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Patriotism: What Do I Owe my Country?

I like to think of myself as a patriot, but then there are times when I shy away from the term because of some things that are done in the name of patriotism. I served my country in uniform, even while disagreeing with many of the policies of my government. Despite any disagreements, I carried out those policies to the best of my capability.

I’m an opponent of the war in Iraq, but what would I do if I were still in the military? Would I be protesting? Would I be speaking publicly against the war? No. I would vote my conscience, I would speak privately to friends and relatives, but I would carry out my duties again to the best of my ability. Note that this would not include what I would view as illegal orders–torture, for example. But for the vast majority of those in the military those particular questions do not occur. In the military, I owed it to my country to carry out its policies to the best of my ability.

We live in a republic in which power resides ultimately with the people. I think the primary requirement for patriotism for those not in the military (or similarly sworn to carry out politically determined policies) under those circumstances is involvement. There are things one can do that are disloyal, such as desertion from the military, providing information to enemies, or actively working to destroy the country. But the primary responsibility of the citizen is to be heard.

Some seem to believe that patriotism involves supporting your country’s policies, once made, no matter what. There is a sort of reverence when they refer to the actions of the commander-in-chief. But even though I voted against the current resident of the White House, I participated in making him commander-in-chief, and I get to participate in choosing the next president and seeing him leave.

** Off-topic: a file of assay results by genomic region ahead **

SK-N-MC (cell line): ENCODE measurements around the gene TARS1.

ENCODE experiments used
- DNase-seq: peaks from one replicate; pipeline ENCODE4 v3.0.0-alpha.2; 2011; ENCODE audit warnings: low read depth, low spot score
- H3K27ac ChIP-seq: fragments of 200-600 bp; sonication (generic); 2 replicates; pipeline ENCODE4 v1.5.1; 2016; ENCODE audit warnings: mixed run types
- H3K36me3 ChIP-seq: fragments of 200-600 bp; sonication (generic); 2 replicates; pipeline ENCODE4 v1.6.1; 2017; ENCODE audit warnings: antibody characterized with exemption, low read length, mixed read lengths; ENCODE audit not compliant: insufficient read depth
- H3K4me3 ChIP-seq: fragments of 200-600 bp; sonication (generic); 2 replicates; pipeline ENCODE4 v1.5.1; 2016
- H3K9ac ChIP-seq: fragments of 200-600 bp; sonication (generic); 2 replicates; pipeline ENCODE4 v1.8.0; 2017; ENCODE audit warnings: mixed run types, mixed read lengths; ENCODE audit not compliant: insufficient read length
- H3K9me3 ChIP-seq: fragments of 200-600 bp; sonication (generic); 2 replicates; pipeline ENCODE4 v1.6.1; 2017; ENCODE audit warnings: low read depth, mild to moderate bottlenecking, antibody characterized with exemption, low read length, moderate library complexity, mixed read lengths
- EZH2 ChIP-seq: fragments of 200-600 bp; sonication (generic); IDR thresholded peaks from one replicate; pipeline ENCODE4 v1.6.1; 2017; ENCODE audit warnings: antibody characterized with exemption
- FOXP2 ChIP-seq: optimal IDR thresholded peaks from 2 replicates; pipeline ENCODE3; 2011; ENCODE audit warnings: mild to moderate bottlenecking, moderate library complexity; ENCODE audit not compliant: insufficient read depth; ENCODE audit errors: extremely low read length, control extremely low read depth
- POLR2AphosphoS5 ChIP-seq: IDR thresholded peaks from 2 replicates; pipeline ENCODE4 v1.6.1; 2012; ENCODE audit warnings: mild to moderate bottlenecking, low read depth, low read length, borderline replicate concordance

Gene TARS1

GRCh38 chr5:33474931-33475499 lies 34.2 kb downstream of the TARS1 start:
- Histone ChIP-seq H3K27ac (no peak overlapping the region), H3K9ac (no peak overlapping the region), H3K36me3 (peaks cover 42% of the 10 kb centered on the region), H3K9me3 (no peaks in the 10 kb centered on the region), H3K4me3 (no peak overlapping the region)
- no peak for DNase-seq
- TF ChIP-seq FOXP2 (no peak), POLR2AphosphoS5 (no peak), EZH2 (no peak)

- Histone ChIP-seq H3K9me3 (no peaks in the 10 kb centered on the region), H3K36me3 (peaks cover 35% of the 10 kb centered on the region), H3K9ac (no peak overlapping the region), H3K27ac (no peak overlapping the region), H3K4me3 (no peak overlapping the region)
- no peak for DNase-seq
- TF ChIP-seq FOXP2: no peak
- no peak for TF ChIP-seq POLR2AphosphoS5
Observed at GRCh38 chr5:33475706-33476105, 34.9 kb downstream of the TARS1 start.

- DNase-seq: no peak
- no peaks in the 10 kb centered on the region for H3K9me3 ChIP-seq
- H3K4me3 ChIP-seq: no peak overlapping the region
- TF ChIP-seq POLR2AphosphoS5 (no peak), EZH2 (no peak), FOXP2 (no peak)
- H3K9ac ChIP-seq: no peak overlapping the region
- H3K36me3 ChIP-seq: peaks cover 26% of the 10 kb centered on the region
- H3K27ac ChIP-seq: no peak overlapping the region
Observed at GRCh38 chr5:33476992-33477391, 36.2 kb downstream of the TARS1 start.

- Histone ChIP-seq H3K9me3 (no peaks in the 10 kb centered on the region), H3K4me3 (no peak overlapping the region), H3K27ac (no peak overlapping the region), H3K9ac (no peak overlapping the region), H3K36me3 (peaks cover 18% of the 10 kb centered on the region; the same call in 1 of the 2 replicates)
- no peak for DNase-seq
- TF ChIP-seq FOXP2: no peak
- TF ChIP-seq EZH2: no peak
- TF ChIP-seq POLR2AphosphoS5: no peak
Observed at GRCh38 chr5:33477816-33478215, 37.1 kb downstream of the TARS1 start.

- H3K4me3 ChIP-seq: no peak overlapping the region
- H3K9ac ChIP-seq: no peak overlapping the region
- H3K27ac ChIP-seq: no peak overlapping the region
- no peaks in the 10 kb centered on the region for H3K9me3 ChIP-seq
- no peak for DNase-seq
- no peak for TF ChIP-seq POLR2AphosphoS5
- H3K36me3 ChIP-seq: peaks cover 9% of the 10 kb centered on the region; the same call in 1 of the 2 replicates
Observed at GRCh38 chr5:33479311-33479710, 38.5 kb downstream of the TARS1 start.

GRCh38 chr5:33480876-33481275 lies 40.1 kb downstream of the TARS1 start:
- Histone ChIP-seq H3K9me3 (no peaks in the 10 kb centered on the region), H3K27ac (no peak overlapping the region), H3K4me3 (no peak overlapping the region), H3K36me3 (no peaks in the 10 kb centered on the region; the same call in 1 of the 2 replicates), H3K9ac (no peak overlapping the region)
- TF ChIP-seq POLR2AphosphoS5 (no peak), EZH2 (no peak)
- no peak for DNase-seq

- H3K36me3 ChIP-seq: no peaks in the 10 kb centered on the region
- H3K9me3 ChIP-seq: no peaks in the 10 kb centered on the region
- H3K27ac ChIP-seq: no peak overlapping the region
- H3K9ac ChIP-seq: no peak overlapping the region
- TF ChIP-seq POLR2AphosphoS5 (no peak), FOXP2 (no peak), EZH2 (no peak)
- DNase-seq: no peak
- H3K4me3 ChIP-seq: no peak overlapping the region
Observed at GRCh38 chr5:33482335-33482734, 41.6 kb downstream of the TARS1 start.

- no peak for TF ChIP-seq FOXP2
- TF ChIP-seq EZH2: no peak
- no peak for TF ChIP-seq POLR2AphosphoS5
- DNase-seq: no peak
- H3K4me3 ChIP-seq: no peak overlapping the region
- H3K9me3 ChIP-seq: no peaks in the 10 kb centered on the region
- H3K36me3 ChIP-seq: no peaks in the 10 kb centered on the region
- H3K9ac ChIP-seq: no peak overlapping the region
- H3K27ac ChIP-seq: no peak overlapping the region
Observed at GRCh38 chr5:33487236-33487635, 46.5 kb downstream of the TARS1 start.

Would it be patriotism for me to support the current war just because my president got it started? I think it would, in fact, be precisely the opposite. The war is a bad move in what appears to be a bad ad hoc strategy, and it will result in no good for the country that I love. Given that I believe that, could I possibly be a patriot and a person of integrity if I didn’t say it? I would suggest the opposite, that I would be the worst sort of lying traitor in those circumstances.

That doesn’t mean that the honest supporter of the war is less of a patriot. In fact, such a person would be a lying traitor if he or she does not act in support of those positions. We each owe our country our best arguments and our vote.

Patriotism, in my view, is not the support of a set of policies, but rather that one gives one’s best in all areas, including one’s mind and judgment to one’s country and does so with integrity.

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